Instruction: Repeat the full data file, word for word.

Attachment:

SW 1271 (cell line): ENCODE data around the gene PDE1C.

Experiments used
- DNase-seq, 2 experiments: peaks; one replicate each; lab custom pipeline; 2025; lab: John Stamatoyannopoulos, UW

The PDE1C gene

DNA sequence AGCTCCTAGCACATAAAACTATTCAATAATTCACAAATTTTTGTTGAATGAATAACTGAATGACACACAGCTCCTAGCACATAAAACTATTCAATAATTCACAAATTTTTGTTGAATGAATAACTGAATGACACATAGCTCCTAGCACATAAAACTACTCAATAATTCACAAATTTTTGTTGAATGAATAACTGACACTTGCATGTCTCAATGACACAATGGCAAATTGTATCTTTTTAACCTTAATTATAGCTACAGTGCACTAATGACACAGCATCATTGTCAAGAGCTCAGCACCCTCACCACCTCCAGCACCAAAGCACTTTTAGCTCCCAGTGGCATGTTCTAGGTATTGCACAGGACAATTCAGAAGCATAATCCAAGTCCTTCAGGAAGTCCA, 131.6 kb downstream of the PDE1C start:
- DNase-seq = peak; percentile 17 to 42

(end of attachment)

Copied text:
SW 1271 (cell line): ENCODE data around the gene PDE1C.

Experiments used
- DNase-seq, 2 experiments: peaks; one replicate each; lab custom pipeline; 2025; lab: John Stamatoyannopoulos, UW

The PDE1C gene

DNA sequence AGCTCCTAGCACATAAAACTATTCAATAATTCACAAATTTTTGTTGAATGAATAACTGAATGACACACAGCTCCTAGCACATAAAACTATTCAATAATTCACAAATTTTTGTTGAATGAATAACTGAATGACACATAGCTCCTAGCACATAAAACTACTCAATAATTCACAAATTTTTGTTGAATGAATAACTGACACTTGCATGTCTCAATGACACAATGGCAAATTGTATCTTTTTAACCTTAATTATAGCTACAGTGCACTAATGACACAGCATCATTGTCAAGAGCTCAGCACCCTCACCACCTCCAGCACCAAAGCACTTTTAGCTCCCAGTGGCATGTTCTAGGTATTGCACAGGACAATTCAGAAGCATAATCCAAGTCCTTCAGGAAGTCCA, 131.6 kb downstream of the PDE1C start:
- DNase-seq = peak; percentile 17 to 42